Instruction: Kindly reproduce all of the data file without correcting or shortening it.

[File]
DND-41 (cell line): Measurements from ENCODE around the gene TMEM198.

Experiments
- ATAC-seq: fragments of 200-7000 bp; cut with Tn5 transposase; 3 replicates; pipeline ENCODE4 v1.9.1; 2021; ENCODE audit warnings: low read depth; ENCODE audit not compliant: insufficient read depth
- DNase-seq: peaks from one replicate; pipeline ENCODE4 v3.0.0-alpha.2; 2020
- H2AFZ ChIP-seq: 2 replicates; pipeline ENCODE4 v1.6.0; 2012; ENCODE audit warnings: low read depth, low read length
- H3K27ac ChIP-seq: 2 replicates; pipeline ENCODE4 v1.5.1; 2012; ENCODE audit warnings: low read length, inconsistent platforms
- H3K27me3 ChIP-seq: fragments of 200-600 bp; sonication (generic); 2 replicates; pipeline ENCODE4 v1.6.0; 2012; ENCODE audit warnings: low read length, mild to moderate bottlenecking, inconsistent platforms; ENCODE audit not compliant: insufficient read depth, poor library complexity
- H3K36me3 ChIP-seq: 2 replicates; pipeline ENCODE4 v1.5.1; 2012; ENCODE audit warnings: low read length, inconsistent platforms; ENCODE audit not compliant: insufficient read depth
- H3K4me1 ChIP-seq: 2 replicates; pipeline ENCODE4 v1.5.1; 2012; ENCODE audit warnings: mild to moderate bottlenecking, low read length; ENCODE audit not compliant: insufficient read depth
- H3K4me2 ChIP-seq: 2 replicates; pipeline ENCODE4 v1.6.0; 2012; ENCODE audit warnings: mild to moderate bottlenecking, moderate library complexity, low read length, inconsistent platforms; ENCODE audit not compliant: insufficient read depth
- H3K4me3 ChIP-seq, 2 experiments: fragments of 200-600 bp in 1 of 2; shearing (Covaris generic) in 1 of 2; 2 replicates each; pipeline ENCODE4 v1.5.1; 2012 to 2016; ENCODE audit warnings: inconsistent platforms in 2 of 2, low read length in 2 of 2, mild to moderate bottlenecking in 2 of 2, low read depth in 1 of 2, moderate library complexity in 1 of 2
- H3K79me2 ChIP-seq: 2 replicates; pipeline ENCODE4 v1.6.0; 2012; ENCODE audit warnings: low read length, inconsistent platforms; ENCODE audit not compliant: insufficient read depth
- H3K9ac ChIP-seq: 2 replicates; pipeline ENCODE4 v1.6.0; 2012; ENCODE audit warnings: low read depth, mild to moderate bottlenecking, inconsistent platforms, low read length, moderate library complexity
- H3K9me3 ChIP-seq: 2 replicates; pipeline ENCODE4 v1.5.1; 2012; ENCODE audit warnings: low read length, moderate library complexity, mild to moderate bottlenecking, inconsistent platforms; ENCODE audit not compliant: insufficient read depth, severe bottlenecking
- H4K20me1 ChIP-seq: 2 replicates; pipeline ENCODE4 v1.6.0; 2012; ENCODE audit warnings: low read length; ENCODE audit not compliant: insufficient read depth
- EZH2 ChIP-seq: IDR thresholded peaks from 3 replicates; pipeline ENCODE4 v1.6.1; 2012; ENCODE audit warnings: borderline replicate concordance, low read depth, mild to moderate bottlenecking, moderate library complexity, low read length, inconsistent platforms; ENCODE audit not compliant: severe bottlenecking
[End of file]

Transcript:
DND-41 (cell line): Measurements from ENCODE around the gene TMEM198.

Experiments
- ATAC-seq: fragments of 200-7000 bp; cut with Tn5 transposase; 3 replicates; pipeline ENCODE4 v1.9.1; 2021; ENCODE audit warnings: low read depth; ENCODE audit not compliant: insufficient read depth
- DNase-seq: peaks from one replicate; pipeline ENCODE4 v3.0.0-alpha.2; 2020
- H2AFZ ChIP-seq: 2 replicates; pipeline ENCODE4 v1.6.0; 2012; ENCODE audit warnings: low read depth, low read length
- H3K27ac ChIP-seq: 2 replicates; pipeline ENCODE4 v1.5.1; 2012; ENCODE audit warnings: low read length, inconsistent platforms
- H3K27me3 ChIP-seq: fragments of 200-600 bp; sonication (generic); 2 replicates; pipeline ENCODE4 v1.6.0; 2012; ENCODE audit warnings: low read length, mild to moderate bottlenecking, inconsistent platforms; ENCODE audit not compliant: insufficient read depth, poor library complexity
- H3K36me3 ChIP-seq: 2 replicates; pipeline ENCODE4 v1.5.1; 2012; ENCODE audit warnings: low read length, inconsistent platforms; ENCODE audit not compliant: insufficient read depth
- H3K4me1 ChIP-seq: 2 replicates; pipeline ENCODE4 v1.5.1; 2012; ENCODE audit warnings: mild to moderate bottlenecking, low read length; ENCODE audit not compliant: insufficient read depth
- H3K4me2 ChIP-seq: 2 replicates; pipeline ENCODE4 v1.6.0; 2012; ENCODE audit warnings: mild to moderate bottlenecking, moderate library complexity, low read length, inconsistent platforms; ENCODE audit not compliant: insufficient read depth
- H3K4me3 ChIP-seq, 2 experiments: fragments of 200-600 bp in 1 of 2; shearing (Covaris generic) in 1 of 2; 2 replicates each; pipeline ENCODE4 v1.5.1; 2012 to 2016; ENCODE audit warnings: inconsistent platforms in 2 of 2, low read length in 2 of 2, mild to moderate bottlenecking in 2 of 2, low read depth in 1 of 2, moderate library complexity in 1 of 2
- H3K79me2 ChIP-seq: 2 replicates; pipeline ENCODE4 v1.6.0; 2012; ENCODE audit warnings: low read length, inconsistent platforms; ENCODE audit not compliant: insufficient read depth
- H3K9ac ChIP-seq: 2 replicates; pipeline ENCODE4 v1.6.0; 2012; ENCODE audit warnings: low read depth, mild to moderate bottlenecking, inconsistent platforms, low read length, moderate library complexity
- H3K9me3 ChIP-seq: 2 replicates; pipeline ENCODE4 v1.5.1; 2012; ENCODE audit warnings: low read length, moderate library complexity, mild to moderate bottlenecking, inconsistent platforms; ENCODE audit not compliant: insufficient read depth, severe bottlenecking
- H4K20me1 ChIP-seq: 2 replicates; pipeline ENCODE4 v1.6.0; 2012; ENCODE audit warnings: low read length; ENCODE audit not compliant: insufficient read depth
- EZH2 ChIP-seq: IDR thresholded peaks from 3 replicates; pipeline ENCODE4 v1.6.1; 2012; ENCODE audit warnings: borderline replicate concordance, low read depth, mild to moderate bottlenecking, moderate library complexity, low read length, inconsistent platforms; ENCODE audit not compliant: severe bottlenecking